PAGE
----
“What is Africa to me?” (Cullen, Line 10). Heritage is an African American poem by Countee Cullen that was written during the Harlem Renaissance. Cullen was born in a primarily white upbringing; therefore he had no experience in African culture or heritage and was confused. His African heritage concerns him; yet, because he must adapt to the orders of a mostly white culture that is not concerned with his cultural origins. This poem is primarily the internal conflict of Countee Cullen on the dilemma of a modern African American aware of his rich Native African heritage but stranded in a sterile conformist American culture that offer him only stereotypical insight into his heritage and no true unbiased perception of his own culture. In Heritage Cullen uses literary devices such as imagery, symbolism and irony to show that he is conflicted on his view of his African heritage. Cullen uses imagery as a literary device to show his confusion of African heritage. Thus Cullen begins with a question concerning the nature of an abstract and rather remote Africa. “What is Africa to me, copper sun or scarlet sea, jungle star or jungle track, strong bronzed men, or regal black, women from whose loins I sprang, when the birds of Eden sang” (Cullen, Lines 1-6).
This quote shows how Cullen lists some concrete images which serve as specific emphases for his conflicting views of his native land. This shows an African Americans point of view of Africa. For example in the phrase “jungle star or jungle track”; the first part “jungle star” has a positive connotation and the second part “jungle track” has a negative connotation. In a way the positive connotations represent African perspective and the negative connotations represent African perspective. “Sung by wild barbaric birds, Goading massive jungle herds, Juggernauts of flesh that pass, Trampling tall defiant grass, Where young forest lovers lie, Plighting troth beneath the sky” (Cullen, Lines 13-17). In contrast to the first quotes the second imagery quote shows a purely American perspective of Africa. This quote shows the constant stereotypical view of Africa that Cullen was fed for his whole childhood. This quote compared to the first shows that Africa was a wild barbaric place.
These two perspectives really confused him. Not only does Cullen use imagery as a literary device to show his confusion on his heritage but he also uses symbolism as a literary device that show this too. Cullen furthermore uses a symbolism of the drum to show that even if he tries he cannot block out his heritage. “So I lie, who always hear, though I cram against my ear, both my thumbs, and keep them there, great drums throbbing through the air” (Cullen, Lines 19-22). This quote shows that he is trying to block out his heritage.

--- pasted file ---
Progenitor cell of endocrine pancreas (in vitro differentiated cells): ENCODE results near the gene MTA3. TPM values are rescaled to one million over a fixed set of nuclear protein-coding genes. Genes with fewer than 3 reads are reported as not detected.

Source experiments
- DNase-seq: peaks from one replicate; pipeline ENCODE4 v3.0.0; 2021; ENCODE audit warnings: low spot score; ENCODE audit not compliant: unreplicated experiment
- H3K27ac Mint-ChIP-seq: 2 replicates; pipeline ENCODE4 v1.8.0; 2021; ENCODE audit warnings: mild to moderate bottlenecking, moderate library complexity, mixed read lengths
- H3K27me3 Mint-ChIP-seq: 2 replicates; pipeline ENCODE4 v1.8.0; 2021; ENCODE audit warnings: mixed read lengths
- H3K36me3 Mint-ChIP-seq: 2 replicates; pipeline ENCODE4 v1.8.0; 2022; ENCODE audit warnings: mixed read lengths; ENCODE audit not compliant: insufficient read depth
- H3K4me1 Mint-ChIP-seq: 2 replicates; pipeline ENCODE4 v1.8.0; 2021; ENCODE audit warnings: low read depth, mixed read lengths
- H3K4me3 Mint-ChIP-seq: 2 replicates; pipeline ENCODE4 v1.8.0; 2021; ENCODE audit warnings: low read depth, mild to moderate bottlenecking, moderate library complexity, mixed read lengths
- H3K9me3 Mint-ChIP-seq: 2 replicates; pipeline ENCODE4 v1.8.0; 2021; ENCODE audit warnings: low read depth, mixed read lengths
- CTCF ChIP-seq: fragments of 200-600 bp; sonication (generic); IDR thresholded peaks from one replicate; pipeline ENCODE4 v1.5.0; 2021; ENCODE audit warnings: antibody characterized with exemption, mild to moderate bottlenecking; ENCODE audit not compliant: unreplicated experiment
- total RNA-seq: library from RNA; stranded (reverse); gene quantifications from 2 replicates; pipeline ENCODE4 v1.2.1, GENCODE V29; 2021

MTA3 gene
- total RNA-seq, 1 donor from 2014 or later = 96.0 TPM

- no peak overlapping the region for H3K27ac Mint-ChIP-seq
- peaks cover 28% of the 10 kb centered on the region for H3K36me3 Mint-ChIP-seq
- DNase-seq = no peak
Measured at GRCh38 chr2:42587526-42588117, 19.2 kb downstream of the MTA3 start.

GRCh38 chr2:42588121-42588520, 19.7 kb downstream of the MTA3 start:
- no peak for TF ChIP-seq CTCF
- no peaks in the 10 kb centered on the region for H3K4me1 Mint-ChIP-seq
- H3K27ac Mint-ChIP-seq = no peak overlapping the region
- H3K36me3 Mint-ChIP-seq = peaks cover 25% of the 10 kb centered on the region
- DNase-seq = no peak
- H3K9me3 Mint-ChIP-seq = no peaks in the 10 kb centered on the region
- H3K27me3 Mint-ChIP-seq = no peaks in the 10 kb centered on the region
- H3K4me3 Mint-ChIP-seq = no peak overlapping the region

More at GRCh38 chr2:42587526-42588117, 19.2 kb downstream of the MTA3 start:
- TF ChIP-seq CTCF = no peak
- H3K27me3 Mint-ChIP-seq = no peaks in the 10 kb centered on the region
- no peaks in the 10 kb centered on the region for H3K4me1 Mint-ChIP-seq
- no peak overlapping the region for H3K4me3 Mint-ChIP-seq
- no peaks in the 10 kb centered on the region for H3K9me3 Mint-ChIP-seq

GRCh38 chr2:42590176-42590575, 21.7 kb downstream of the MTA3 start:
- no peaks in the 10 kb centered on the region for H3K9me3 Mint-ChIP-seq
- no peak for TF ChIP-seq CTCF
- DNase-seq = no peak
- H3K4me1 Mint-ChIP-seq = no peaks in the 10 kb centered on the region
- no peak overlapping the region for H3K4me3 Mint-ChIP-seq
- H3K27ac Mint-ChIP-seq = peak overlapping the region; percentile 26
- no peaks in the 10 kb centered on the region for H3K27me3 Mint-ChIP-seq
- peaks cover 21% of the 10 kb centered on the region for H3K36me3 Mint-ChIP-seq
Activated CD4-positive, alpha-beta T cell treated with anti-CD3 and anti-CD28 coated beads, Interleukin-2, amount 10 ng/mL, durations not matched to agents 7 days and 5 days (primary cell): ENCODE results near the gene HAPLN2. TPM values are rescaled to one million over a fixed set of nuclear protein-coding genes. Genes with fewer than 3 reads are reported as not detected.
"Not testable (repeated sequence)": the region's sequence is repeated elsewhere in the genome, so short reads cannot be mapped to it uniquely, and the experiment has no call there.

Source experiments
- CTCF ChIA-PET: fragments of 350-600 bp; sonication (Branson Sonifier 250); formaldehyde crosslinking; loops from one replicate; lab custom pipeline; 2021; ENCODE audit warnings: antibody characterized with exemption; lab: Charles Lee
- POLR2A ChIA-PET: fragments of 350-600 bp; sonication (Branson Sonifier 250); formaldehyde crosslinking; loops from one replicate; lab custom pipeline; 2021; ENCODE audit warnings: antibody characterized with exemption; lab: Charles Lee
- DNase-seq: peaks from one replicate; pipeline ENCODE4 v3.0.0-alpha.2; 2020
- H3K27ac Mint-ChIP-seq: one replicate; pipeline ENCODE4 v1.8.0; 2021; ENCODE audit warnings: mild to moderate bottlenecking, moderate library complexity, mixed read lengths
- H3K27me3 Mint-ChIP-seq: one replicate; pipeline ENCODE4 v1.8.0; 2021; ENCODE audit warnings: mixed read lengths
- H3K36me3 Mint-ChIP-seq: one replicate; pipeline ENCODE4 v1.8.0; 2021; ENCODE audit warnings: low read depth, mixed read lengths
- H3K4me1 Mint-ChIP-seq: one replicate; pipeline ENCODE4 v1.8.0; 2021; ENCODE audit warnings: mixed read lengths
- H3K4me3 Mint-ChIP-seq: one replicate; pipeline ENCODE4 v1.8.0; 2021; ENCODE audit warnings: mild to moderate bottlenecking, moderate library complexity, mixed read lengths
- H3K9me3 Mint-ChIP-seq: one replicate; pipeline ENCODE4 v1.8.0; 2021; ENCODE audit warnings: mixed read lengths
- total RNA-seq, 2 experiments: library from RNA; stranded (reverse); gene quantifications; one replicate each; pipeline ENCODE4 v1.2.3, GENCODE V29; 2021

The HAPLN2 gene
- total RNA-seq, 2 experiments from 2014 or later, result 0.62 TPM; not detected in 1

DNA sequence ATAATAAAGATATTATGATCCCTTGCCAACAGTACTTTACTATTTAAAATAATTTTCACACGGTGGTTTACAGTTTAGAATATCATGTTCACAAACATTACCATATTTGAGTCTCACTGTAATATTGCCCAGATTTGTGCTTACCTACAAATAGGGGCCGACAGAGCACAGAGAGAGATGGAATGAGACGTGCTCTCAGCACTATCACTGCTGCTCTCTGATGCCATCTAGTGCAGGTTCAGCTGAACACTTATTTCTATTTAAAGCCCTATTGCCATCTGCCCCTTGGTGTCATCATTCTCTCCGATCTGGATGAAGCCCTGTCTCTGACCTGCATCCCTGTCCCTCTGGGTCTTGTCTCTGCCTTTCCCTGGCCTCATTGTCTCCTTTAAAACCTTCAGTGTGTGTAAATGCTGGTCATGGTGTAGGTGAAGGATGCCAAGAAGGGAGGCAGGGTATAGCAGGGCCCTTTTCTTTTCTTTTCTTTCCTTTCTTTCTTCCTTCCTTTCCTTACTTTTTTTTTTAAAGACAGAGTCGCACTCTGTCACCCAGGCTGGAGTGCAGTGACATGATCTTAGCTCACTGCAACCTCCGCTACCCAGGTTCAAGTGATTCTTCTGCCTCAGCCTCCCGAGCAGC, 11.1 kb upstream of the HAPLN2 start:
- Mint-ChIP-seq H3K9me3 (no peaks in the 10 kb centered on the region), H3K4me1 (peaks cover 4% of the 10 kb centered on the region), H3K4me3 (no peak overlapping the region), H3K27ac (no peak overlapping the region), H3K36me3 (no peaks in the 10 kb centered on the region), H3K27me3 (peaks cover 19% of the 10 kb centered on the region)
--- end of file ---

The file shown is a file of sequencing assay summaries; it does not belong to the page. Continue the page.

Despite this effort he still hears the drum which symbolizes tribal beats from Africa. This shows that American culture has forced Cullen to deny the primitive African rhythms that pulses through his body. “Who find no peace, night or day, no slight release, from the unremittent beat, made by cruel padded feet, walking through my body’s street” (Cullen, Lines 64-68). In this quote reassures the point that he feels this tribal beat no matter what he does or what his condition he feels the beat within his blood and bones that he cannot get rid of. Not only does the author use symbolism as a literary device to illustrate his dilemma on his heritage but he also uses irony as another tool to show it.
Finally Cullen uses irony to show that he still has not come to term about what his true heritage really is. “I belong to Jesus Christ… although I speak with my mouth thus, in my heart, do I play a double part, ever at thy glowing altar, must my heart grow sick and falter, wishing he I served were black” (Cullen, Lines 96-101). This quote show irony because he states that he belongs to Christ, but later on he states that truly in his heart he wishes his god was black like him. This show that even if he thinks that he has decided which side to choose he still has not truly done so. “Nor yet has my heart or head, in the least way realized, they and I are civilized” (Cullen, Lines 126-128). This quote shows that he still has not decided yet; but he still ironically he still says “they and I are civilized”. This is ironic because the line before “Nor yet has my heart or head, in the least way realized” contradicts this statement.
In this African American poem to show that he is conflicted on his view of his African heritage, Cullen uses literary devices such as imagery, symbolism and irony. The circumstances he grew up with did not show him the perspective of his people; he was constantly give only the American point of view of Africa. This gave him a great internal dilemma of his own heritage because in his blood he had pride. At the end of this poem he is still conflicted about what his stance truly is. The lesson of this poem is that despite where you live and what biased information you are given you can never forget your roots.
Cullen, Countee. “Heritage.” The Poetry Foundation : Find Poems and Poets. Discover Poetry. The Poetry Foundation, n.d. Web. 4 Nov. 2014.